At this point, its not a question we’re prepared to answer. But we do believe that talks are ongoing due to recent statements from management and Roche’s history of M&A.

On its own earnings call, Roche’s executives declined to refute reports of a bid for Alexion, saying that they “do not comment on market rumors.” Although Roche CEO Severin Schwan refused to comment on orphan drugs and diseases, Daniel O’Day did, saying that the company is “not discouraged at all about smaller subsets of patients.” O’Day also noted that outside innovation serves as a good complement to the innovation occurring inside Roche. Schwan also noted that Roche will be focused on “bolt-on” acquisitions, but did not elaborate on precisely how the company defines a bolt-on acquisition. Given that Roche’s own market capitalization is over 200 billion Swiss francs, even a company the size of Alexion may be considered a bolt-on acquisition. Roche has now had two weeks to refute reports of its interest in Alexion, yet the company has not done so, saying only that it is not discouraged by the size of orphan disease patient populations.

For its part, the first commentary from Alexion’s executives came on its own Q2 earnings call on July 25. CEO Leonard Bell was asked specifically about his view of the potential strategic move of “an orphan franchise like what you have here” to a large pharmaceutical company. Dr. Bell started his answer by saying that Alexion does not comment on market rumors. But instead of leaving his answer at that, he began an extended discussion of Alexion’s future prospects:

As we’ve said in the past, we don’t comment on any rumors. And as we’ve been talking about, probably extensively in the monologue part of the call so far, although I think we may have more opportunities in the rest of the hour, I’m sure. Alexion is currently operating from an unprecedented position in our history. From all perspectives, as I look around, R&D, commercial operations, manufacturing and, really, overall senior management, we believe that we’re seeing the results in our quarterly performance. And as importantly, we are also poised to take advantage of the breadth and accelerating number of significant opportunities that we see in front of us. As we look down this road, we see, first and foremost, continued strong growth in Soliris in each of its 10 — to each of its 2 currently approved indications. We see also see 5 highly innovative compounds across-the-board now being investigated in 10 additional severe and ultra-rare indications, which we expect to result in a continuous series of anticipated major product approvals from 2014 through 2018. With execution of a strategy now taking the current and future Soliris franchises, as we described earlier in the call, through to 2030 and beyond, together with the benefits of a stronger and wider global manufacturing and supply platform here in the United States, increasing in Singapore and, as we noted just moments ago, now in Ireland, with an expanding experienced senior leadership team and an equally strong balance sheet with another quarter of strong financial performance. As I look back, just over past 4 years, we moved from a company with a single product approved in a single disorder then to a second indication and now, closing in on a robust and continuous series of new products and indications, major launches over the next 4 years. As we look ahead, we’re tremendously excited.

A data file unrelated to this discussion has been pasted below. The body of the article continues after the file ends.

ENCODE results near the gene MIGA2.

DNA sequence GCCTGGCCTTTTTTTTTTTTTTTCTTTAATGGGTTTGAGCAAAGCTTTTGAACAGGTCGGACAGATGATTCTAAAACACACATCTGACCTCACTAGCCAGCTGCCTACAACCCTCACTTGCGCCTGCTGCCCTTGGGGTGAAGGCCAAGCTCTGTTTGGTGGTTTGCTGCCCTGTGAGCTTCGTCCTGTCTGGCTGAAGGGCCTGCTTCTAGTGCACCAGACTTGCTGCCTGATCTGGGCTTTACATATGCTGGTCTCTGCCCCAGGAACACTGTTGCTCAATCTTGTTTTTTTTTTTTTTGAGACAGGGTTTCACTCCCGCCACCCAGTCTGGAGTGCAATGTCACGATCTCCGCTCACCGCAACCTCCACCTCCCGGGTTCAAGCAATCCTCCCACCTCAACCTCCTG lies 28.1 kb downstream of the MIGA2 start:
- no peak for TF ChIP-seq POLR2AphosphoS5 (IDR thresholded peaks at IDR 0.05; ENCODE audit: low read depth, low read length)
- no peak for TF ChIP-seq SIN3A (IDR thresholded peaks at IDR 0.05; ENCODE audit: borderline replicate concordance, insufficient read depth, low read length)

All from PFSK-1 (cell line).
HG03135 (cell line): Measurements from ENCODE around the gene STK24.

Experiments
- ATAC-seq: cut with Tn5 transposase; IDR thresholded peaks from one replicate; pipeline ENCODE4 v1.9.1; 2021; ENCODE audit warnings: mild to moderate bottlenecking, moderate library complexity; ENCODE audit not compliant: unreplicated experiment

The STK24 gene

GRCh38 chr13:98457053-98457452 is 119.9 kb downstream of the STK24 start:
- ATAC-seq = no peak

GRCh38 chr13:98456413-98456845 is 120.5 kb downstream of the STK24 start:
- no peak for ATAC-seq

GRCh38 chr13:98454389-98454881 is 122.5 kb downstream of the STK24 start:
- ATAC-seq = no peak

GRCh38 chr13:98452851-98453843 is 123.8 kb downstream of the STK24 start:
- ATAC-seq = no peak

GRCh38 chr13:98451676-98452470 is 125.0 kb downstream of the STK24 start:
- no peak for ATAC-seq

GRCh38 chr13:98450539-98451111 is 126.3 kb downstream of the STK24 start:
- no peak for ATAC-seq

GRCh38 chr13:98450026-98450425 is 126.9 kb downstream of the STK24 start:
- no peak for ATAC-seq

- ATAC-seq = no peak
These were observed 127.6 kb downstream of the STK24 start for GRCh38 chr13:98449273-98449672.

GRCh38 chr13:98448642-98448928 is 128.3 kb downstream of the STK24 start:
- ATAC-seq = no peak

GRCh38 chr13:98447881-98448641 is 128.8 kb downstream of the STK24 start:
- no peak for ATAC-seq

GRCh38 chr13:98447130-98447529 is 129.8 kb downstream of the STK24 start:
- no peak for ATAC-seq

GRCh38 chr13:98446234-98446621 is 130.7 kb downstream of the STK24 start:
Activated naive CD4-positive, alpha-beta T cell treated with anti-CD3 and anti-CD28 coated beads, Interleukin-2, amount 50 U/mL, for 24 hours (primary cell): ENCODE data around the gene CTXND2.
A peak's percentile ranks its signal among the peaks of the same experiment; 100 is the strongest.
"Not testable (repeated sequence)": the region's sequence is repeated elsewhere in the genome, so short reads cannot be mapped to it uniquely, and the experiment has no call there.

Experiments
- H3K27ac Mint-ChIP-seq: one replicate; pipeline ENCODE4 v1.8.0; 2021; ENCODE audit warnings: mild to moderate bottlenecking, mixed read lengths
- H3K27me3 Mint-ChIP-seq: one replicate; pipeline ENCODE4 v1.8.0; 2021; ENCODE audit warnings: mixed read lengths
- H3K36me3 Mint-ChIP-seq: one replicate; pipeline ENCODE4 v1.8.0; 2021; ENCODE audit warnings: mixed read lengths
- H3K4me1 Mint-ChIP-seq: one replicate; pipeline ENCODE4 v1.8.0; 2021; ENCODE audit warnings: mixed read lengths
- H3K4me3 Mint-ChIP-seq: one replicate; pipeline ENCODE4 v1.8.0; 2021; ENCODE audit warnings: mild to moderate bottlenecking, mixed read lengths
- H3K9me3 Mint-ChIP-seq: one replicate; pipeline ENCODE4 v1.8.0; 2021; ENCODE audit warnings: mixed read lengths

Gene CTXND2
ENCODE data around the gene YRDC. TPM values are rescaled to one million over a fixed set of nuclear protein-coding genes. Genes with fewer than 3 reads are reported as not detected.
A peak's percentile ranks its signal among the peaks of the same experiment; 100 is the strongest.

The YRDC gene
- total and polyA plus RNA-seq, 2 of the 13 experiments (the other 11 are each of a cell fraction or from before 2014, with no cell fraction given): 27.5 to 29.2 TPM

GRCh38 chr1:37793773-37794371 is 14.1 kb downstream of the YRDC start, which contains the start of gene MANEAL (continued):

Dr. Bell’s statement makes clear that Alexion sees a great deal of potential in both its commercial business and its pipeline, and implicitly suggests that investors should take note. Dr. Bell argues, tangentially, that shares of Alexion are undervalued; shares are up less than 9%, versus a 47% rally for the NASDAQ Biotechnology Index (shares are up 13% since our initial December 2012 report).

The notion that talks between Roche and Alexion are ongoing is further supported by Roche’s M&A track record. Aside from Illumina, Roche has historically been a successful acquirer. Roche pursued Ventana Medical Systems for nearly seven months before the company finally acquiesced to a $3.4 billion takeover after Roche succeeded in nullifying the company’s poison pill and prepared to mount a campaign to oust Ventana’s board before the two companies finally agreed on a deal in early 2008. And, Roche fought for 10 months to gain control of the 44% of Genentech that it did not own; the company actually lowered its offer amidst the financial crisis and went hostile with its bid before the two companies finally settled on a $47 billion price, or $95 per share, up from Roche’s initial $89 bid, and its lowered hostile $86.50 offer. Roche was quick to exploit loopholes in Illumina’s corporate charter and bylaws in an attempt to gain control of the company’s board to push through its hostile takeover attempt; this was one of the few times in which Roche has failed to complete a bid. History has shown that when Roche wants a company, more often than not, Roche gets its way. If Roche truly wants to own Alexion, it will.